In 1965 Ron Joyce and his wife operated a small
Dairy Queen outlet on Main Street in Hamilton, Ontario. His wife ran
it: he worked there while not on duty with the Hamilton Police Force
One day Ron, 35, showed an advertising salesman a boarded- up gas
station around the corner on Ottawa Street. He said he was resigning
from the police force to open a doughnut/ coffee shop. He explained
how he and NHL hockey star Tim Horton were forming a 50-50
partnership with plans to franchise a chain of doughnut shops under
The salesman urged him not to.
"Ron," he said "you have four kids, a good job, and a
pension waiting down the line."
If you know Ron Joyce you will understand why he would not listen.
He quit the force, opened a Tim Hortons Donut Shop, then another,
then another. And as they say, the rest is history.
It was not all clear sailing for this native of Tatamagouche, Nova
Scotia. When Tim Horton died in a car crash in 1974 they had 40
stores. Ron bought Timís 50 per cent and continued to apply his
operational and marketing genius to grow the company.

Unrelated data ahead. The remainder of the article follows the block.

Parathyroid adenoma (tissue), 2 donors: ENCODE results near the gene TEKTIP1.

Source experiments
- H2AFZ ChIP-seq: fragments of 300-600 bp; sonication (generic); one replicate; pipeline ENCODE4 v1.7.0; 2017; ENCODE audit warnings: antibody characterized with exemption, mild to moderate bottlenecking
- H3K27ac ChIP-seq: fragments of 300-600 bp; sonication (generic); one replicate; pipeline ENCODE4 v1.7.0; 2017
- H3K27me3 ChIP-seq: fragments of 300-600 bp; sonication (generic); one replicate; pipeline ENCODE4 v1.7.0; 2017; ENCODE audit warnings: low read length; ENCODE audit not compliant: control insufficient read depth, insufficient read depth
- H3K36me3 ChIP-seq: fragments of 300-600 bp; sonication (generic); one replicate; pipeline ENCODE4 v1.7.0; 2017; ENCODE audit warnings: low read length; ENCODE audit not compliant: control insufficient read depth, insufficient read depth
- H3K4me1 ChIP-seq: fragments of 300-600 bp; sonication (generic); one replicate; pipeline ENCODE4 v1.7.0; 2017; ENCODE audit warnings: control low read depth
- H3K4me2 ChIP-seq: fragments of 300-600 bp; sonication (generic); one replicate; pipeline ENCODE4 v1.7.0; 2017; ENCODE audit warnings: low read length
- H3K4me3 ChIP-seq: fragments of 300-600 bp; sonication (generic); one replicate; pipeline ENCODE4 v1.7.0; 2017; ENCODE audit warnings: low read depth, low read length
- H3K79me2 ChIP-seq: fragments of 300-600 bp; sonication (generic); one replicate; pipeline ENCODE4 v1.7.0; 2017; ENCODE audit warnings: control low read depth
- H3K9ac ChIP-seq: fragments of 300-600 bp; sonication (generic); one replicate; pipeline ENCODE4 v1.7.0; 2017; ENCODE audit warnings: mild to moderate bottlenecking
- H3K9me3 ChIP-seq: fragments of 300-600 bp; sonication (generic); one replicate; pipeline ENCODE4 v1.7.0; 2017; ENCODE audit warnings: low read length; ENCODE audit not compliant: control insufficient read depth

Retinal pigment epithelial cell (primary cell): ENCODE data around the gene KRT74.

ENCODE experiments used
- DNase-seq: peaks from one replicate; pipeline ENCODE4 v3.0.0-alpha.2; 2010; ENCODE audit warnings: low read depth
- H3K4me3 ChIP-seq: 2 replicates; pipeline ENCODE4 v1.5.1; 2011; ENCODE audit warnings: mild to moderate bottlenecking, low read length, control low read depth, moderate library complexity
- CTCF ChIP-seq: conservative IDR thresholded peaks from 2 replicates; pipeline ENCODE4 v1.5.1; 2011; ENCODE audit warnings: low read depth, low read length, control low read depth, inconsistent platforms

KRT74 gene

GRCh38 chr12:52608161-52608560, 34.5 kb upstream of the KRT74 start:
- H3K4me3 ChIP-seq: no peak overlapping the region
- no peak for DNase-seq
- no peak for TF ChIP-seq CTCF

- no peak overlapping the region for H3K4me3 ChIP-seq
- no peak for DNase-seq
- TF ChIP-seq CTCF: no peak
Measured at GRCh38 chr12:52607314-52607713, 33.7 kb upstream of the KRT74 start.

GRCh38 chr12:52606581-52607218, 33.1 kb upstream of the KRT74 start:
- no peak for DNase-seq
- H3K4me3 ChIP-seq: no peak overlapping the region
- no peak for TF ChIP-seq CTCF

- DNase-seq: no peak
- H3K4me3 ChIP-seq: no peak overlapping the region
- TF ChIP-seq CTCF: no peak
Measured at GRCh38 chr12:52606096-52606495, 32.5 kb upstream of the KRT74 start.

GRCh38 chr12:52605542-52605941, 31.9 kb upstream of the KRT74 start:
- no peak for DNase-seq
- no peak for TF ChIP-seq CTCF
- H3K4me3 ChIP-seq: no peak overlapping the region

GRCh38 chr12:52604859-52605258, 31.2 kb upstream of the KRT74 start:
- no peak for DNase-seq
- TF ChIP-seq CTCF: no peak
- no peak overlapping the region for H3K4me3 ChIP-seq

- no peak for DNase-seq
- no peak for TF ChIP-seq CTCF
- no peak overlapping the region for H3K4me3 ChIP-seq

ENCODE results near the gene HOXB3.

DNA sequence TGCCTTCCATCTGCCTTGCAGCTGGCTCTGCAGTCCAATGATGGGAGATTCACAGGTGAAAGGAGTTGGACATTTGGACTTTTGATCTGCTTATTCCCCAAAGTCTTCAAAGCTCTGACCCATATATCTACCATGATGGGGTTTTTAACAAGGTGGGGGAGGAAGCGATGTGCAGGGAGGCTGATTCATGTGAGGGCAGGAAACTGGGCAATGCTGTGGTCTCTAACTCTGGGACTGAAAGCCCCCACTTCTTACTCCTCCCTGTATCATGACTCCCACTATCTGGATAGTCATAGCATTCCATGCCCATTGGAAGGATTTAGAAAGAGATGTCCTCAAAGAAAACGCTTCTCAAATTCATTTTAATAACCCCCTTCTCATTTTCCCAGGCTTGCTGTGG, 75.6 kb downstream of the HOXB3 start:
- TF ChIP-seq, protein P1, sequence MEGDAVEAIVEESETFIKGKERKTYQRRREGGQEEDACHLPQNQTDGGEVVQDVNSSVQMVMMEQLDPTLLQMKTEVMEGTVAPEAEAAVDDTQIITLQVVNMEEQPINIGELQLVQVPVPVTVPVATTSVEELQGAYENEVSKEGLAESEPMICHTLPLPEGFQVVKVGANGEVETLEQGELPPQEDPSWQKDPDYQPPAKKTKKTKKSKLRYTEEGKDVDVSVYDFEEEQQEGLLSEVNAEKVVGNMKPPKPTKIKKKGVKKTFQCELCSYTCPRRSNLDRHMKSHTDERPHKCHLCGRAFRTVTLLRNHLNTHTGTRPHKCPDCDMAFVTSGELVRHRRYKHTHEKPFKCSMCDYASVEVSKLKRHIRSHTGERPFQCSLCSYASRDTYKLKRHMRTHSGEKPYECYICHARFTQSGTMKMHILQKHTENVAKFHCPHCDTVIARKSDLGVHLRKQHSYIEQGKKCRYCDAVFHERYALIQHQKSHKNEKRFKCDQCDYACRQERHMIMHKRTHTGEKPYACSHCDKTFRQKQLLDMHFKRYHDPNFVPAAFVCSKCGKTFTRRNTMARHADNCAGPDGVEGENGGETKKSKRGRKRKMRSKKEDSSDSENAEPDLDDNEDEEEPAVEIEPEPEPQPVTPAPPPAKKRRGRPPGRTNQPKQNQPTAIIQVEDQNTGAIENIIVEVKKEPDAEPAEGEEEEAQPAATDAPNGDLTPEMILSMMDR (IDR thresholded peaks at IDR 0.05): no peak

He nearly lost it all in the early Ď80s when interest rates climbed
above 20 per cent.
But Ron is a determined survivor, The chain continued growing. When
he sold to Wendyís in 1995 for a reported $600 million there were
1000 stores. Ron remained active with the combined company.
True to his Nova Scotia roots he has developed and owns the world
class Fox Harbír Golf Course in Tatamagouche, where he maintains a
Over coffee in my office in 1997 Ron was beginning to show signs of
weariness with the pressures of business, which included his
partnership in the Calgary Flames. We both had a good laugh when I
reminded him that had he taken my advice in 1965 and remained with
the police force, he would likely be enjoying a comfortable worry